I really can‚Äôt recommend Open Water more highly. Suspenseful, thought provoking, you should go see Open Water for more than just the sharks.”

Big Bald Dave

  • I’ve just watched this movie on pay-per-view on cable too. The only preparation I’d had for it was the few trailers I’d seen at the cinema sometime last year. All I knew was that a couple were stranded out in the ocean after a diving trip. I expected tension, I expected a long wait, I expected them to be rescued. Well, you would, wouldn’t you! It’s that kind of movie, isn’t it? Humankind vs. nature. We always come out on top, don’t we?

    I was very impressed with this movie. I wonder what those who’ve said that they hate this movie were looking for in it, what were you hoping for? What would you do if you were stranded in the ocean? Swim for shore? (What direction?) Wait for the boat to return (They will come back … won’t they?) This movie doesn’t answer any questions for you. It makes you think. (If you are willing to do so.) It doesn’t take the easy option and satisfy you with a cheap and cheesy ending. A lot of films I finish watching and I feel bigger and better and able to do anything — after this one I feel suitably put into place: a six foot four man on a huge, water-covered planet.

  • rob

    Just saw this movie on pay per view TV. What a load of crap, I was so bored after just a few minutes. The acting from the couple in the water is truly awful, especially from the wife or girlfriend character. When the sharks are around she tries to act scared but it’s so unconvincing – she acts like it’s a mouse or spider she’s seen rather than a man eating shark that could kill her! Dialogue is ridiculous, in fact the whole film sucks, one of the worst I’ve ever seen. Totally overhyped, don’t believe anyone who says this is a good movie!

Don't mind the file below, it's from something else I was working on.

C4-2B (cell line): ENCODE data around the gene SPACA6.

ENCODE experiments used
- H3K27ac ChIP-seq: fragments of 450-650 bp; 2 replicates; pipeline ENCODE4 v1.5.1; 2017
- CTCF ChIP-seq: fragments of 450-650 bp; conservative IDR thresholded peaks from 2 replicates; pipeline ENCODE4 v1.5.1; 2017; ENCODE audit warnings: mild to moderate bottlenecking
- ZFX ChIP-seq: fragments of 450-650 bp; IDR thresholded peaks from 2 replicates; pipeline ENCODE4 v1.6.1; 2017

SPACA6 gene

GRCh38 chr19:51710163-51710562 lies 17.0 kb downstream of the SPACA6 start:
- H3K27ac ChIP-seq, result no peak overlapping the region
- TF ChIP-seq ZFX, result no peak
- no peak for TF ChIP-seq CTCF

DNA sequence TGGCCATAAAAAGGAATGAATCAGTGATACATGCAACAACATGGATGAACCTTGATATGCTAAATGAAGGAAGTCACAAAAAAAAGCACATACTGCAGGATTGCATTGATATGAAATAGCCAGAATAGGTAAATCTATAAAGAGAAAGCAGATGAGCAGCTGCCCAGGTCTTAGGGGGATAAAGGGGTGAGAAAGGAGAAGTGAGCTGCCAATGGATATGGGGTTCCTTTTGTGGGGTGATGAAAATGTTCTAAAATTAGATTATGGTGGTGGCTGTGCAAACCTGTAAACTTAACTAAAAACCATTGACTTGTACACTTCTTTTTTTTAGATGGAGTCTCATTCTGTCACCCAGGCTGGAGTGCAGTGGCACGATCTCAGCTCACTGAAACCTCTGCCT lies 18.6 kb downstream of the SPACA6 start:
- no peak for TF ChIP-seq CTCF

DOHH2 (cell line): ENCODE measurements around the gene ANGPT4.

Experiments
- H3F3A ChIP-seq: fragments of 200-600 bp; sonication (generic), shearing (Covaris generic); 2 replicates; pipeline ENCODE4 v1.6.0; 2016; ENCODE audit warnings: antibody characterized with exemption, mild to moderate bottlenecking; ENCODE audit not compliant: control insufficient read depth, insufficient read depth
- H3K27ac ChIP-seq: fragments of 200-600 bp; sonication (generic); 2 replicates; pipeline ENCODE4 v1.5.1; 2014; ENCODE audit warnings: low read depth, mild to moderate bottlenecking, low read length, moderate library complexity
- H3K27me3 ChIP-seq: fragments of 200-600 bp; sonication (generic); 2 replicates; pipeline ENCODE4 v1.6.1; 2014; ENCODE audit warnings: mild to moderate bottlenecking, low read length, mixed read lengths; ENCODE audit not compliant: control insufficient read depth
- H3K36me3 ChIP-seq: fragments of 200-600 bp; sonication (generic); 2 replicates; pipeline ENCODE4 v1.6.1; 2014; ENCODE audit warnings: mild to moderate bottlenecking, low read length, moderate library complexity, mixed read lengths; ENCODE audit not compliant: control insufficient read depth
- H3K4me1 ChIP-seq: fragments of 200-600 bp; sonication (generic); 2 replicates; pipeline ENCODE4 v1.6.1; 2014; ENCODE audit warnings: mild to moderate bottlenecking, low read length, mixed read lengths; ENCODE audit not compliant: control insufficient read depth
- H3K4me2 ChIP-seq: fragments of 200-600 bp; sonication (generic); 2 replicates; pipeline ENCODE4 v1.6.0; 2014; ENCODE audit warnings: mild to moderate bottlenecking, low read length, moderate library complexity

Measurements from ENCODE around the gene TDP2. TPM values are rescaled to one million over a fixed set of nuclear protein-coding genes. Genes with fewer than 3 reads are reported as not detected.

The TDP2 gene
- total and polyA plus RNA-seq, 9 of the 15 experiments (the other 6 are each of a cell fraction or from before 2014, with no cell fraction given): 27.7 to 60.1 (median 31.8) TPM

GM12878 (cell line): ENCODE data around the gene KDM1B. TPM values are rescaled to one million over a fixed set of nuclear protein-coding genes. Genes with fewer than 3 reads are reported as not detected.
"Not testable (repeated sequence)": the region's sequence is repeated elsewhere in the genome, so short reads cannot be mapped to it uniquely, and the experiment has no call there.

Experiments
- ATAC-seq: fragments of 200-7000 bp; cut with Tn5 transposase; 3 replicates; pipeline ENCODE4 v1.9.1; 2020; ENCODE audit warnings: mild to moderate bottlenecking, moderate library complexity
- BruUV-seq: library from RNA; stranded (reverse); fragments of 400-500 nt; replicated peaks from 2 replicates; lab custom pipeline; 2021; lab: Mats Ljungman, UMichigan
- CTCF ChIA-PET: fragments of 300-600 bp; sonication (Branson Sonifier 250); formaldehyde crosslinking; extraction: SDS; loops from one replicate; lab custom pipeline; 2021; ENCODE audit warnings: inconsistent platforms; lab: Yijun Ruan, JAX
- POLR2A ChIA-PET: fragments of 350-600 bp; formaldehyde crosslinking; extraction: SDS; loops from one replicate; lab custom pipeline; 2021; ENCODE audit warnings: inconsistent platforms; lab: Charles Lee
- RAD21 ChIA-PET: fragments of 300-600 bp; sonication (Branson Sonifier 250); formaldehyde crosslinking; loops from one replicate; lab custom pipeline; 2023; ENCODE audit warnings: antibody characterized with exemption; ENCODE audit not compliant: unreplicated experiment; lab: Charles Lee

• Dymples

    I saw it last night and I am a scuba diver who has been on many many dives. I actually could understand how the divers felt as the time went by and the fact that they really couldn’t believe they were actually forgotten. That is why, in my humble opinion, you don’t see them freak out so much for most of the movie…they truly believe that they are going to be rescued and that the entire incident will be over. They truly believe that one of the passing boats will rescue them. I think that it is really easy for the regular moviegoer to judge the movie…especially if they haven’t gone diving on a regular basis. I was mesmerized by the film and thought it was shot just how it was…that is how the water is when you are out there and I could feel their desperate isolation. The nonsensical banter they went through was something they did to try not to actually deal with what was happening to them. Just my opinion.

  • evergreen

    I keep an open mind to other people’s opinions, and that’s why I ended up seeing Open Water.

    That taught me better.

  • Kelly

    This movie was horrible. The characters were paper-thin and so was the “plot.” The fact that it is independant does not make it more artsy, more interesting, or a better movie. It just makes a good EXCUSE.

    I’ve seen MANY independant films, so in response to the person who belittled the negative reviews: NO, it is NOT true that people are disliking this movie because they want “Hollywood.” They dislike the movie because they want a GOOD, interesting, possibly entertaining movie.

    This ain’t it.